Over dinner with a girlfriend in March 1994, Mike Steely decided it was time to fool some people. And finding the perfect name was the first step.
The Old Testament, then as now, always suggested an air of legitimacy. So Steely and the girlfriend threw around names like Ezekiel Genesis. And the Deuteronomy brothers, David and Donnie.
“But I decided even that would be too much,” Steely said.
Then he stumbled upon Zechariah Leviticus. The Amish running back.
Steely had a name, the imagination to concoct all kinds of compelling story lines and the platform to deliver the tale.
Steely, host of The Sport Animal's Morning Animals show, sprang Zechariah Leviticus on his listeners in March 1994, and Oklahoma football fans were more than ready to embrace the fable.
The Sooners were recruiting an Amish tailback from Pennsylvania who had built up his arms churning butter and building barns. An Amish Marcus Dupree. Bigger, stronger, faster.
Alas, Steely reported, there was no game film on Leviticus, since the Amish believed that captured video would capture your soul.
And Leviticus did not believe in modern transportation. But OU was so enamored, it had made arrangements for Leviticus to travel to close road games (Dallas, Stillwater) by horse and buggy.
“Are you kidding me?” radio callers would ask. “Did OU really bring in an Amish running back?”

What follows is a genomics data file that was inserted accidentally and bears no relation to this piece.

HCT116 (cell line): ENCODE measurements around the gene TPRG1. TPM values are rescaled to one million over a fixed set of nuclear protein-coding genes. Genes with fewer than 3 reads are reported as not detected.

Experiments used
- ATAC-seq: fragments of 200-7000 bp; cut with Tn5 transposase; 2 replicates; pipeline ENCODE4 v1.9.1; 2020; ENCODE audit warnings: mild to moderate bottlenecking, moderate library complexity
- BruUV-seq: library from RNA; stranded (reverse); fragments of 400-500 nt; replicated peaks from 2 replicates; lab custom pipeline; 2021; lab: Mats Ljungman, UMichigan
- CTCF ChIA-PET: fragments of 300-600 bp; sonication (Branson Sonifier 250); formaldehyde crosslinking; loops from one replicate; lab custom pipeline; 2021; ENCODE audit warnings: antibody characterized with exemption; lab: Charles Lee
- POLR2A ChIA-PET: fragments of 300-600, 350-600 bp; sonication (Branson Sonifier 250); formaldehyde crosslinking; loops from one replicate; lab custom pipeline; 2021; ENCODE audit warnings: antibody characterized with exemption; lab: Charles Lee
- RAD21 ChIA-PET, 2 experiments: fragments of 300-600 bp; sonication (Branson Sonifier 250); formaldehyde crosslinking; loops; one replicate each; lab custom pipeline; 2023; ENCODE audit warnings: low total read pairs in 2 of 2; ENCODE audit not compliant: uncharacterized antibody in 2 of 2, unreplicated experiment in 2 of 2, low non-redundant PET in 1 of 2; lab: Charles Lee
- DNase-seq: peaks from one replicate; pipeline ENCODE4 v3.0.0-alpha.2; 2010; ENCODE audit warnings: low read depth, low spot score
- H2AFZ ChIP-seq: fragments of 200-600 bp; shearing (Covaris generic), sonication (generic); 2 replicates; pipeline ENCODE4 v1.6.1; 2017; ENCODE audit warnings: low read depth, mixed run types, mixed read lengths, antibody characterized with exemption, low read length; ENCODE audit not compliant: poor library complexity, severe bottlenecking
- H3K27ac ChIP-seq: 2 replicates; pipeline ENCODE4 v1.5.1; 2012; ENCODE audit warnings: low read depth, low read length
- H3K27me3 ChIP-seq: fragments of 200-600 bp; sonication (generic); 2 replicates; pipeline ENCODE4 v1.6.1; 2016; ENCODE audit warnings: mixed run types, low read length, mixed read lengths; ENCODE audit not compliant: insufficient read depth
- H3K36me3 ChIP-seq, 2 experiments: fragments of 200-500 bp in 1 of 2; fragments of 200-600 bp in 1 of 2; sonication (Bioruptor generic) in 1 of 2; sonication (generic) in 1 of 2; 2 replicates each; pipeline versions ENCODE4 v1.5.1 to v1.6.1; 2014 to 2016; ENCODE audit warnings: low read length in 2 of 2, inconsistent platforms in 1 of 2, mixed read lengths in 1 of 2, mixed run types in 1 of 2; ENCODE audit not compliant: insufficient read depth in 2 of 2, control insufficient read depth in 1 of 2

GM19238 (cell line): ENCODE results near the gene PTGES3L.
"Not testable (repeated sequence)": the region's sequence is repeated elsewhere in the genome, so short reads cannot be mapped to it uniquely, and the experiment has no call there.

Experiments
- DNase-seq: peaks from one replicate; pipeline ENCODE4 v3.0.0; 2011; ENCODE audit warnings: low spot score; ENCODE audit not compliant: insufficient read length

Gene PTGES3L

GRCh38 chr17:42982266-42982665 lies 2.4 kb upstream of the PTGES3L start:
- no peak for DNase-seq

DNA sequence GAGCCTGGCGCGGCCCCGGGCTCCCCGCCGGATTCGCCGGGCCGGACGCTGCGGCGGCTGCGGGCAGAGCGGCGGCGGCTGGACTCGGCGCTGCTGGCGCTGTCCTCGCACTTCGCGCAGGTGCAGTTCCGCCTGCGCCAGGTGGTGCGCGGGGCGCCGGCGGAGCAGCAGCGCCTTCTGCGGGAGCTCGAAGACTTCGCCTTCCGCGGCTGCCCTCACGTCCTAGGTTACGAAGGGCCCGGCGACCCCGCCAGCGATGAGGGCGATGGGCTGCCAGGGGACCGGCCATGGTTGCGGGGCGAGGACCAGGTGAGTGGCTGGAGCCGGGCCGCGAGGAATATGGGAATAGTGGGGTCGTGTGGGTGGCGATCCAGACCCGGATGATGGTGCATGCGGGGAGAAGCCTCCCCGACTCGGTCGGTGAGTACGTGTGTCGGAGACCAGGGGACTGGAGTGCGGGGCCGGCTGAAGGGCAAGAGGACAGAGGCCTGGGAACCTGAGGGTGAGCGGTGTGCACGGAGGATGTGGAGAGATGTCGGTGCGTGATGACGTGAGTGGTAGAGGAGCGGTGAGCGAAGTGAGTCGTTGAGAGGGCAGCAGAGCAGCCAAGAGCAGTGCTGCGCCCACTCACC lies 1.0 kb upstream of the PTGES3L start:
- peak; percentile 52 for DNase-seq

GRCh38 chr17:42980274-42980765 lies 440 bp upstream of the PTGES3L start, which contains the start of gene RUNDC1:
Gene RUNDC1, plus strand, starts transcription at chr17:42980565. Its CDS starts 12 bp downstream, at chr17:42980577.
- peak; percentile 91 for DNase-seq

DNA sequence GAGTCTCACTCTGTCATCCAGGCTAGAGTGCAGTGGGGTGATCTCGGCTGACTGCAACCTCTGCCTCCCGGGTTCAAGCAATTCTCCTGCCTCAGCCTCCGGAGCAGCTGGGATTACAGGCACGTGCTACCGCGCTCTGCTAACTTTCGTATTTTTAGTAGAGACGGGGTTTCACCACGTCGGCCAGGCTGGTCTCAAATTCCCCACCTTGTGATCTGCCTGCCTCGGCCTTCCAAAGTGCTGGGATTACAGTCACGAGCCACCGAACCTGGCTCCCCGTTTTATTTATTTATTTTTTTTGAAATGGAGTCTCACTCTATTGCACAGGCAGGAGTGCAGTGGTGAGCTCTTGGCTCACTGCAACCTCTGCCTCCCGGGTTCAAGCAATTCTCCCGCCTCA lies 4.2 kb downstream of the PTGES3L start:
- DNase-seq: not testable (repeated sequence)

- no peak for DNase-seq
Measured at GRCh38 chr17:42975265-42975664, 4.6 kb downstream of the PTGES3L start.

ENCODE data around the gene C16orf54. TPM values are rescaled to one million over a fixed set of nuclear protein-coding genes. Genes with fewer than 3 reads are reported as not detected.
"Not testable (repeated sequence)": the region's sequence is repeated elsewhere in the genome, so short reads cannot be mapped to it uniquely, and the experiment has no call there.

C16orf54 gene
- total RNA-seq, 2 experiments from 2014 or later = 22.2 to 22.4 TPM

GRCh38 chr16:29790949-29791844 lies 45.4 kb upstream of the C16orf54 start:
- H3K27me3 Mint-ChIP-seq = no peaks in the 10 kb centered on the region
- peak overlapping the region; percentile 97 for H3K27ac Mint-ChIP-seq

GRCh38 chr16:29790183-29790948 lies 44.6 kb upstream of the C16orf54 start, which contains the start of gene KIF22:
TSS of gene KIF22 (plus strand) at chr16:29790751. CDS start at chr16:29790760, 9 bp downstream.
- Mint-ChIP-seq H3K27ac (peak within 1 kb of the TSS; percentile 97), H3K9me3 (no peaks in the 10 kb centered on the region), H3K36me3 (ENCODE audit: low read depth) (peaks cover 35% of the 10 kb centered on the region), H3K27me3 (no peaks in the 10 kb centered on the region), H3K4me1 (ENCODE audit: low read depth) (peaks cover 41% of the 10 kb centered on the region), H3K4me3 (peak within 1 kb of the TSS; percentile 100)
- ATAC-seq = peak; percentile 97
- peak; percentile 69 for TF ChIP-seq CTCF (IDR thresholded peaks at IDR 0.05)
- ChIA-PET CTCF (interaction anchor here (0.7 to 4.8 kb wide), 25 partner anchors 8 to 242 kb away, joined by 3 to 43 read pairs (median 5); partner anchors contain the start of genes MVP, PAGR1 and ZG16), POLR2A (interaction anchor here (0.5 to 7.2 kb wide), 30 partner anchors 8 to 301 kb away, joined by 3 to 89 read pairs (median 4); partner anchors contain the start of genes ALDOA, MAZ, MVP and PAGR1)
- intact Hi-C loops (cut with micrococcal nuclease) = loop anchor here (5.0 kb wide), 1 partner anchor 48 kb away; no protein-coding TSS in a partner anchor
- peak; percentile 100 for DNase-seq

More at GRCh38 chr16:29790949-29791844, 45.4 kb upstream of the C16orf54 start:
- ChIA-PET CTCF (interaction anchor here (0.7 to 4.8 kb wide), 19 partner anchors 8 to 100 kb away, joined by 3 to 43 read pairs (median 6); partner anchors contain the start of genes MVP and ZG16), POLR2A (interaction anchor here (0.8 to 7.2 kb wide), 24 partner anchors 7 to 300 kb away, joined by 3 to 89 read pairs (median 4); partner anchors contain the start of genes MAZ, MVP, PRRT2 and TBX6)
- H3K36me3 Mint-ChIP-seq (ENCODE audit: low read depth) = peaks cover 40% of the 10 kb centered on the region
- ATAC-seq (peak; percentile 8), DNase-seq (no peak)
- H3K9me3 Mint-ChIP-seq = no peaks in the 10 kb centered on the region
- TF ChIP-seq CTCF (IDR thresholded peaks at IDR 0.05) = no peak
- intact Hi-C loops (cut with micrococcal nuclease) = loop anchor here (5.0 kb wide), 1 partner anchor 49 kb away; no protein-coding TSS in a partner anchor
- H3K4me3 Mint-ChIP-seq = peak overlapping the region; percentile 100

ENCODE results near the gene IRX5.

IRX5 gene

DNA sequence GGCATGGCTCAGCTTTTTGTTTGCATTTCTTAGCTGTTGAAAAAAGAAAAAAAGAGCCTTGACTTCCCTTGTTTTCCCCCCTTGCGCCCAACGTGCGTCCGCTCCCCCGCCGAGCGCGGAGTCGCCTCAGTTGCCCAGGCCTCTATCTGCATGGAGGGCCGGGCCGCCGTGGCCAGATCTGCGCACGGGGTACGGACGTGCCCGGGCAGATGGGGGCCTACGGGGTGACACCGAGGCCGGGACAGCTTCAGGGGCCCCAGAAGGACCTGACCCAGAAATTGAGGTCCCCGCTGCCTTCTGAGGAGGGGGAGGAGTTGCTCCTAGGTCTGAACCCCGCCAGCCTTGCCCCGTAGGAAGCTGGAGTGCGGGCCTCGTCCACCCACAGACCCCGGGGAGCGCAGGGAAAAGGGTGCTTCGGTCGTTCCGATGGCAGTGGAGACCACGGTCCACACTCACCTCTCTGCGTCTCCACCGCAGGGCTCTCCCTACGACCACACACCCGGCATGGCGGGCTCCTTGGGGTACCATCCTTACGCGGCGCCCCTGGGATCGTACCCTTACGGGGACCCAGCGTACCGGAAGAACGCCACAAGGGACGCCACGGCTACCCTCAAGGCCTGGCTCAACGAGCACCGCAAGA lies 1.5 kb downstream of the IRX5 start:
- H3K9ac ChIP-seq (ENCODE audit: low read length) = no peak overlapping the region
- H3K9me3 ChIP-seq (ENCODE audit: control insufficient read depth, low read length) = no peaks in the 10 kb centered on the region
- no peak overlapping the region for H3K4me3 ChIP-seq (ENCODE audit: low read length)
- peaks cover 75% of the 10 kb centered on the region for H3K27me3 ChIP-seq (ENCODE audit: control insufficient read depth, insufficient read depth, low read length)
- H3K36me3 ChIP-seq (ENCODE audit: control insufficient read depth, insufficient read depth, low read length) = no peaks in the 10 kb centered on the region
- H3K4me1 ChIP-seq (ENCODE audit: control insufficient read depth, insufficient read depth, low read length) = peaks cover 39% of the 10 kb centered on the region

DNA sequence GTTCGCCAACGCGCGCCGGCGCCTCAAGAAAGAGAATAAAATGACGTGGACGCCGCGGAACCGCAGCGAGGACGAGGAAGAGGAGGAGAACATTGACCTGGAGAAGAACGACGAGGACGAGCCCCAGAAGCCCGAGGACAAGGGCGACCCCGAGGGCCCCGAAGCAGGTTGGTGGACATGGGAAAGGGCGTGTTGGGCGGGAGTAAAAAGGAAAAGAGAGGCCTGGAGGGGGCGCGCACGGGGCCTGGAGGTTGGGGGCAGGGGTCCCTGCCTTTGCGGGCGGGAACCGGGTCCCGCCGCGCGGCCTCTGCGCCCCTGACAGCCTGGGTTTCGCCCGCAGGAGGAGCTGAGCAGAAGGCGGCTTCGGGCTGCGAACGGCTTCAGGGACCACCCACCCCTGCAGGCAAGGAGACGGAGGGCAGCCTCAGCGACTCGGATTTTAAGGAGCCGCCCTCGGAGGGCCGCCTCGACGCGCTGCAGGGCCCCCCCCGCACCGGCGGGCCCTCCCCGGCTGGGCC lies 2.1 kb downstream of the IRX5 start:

On April 1, Steely came clean. Yes. He was kidding. Zechariah Leviticus was an April Fools' joke.
Old Zech wasn't the first. April Fools' long has been with us in the world of sports. Mostly because they work.
We are so quick to believe that which would be stunning, like the Packers moving to New York. Or that which would be outrageous, like the U.S. government declaring war on NASCAR.
Both were April Fools' jokes.
Most consider the greatest sports April Fools' joke to be the tale of Sidd Finch. Introduced in the April 1, 1985, edition of Sports Illustrated, Finch was the creation of George Plimpton's mind.
Plimpton reported that Finch, with a remarkable past, had suddenly emerged in the New York Mets spring training camp as the great pitching prospect of all times, able to throw 168 mph.
Never mind that if someone had shown up with the '85 Mets, firing 168 mph fastballs, the New York press would have reported it long before April, even in those pre-Internet days.
Much of America bought the story anyway.
A week later, Sports Illustrated reported that Finch had retired, preferring to pursue a career playing the French horn. A week after that, on April 15, SI said, gotcha.
But my favorite sports hoax comes long before Sidd Finch or Zechariah Leviticus.
In 1941, stockbroker Morris Newburger and radio man Bink Dannenbaum decided to see what they could get away with. Newburger always had scoured the college football scores, often wondering if some of these schools, like Slippery Rock, even existed.
So on a certain Saturday evening, Newburger called the New York papers, and Dannenbaum called the Philadelphia papers, both reporting a football score: Plainfield Teacher's College 12, Scott 0.
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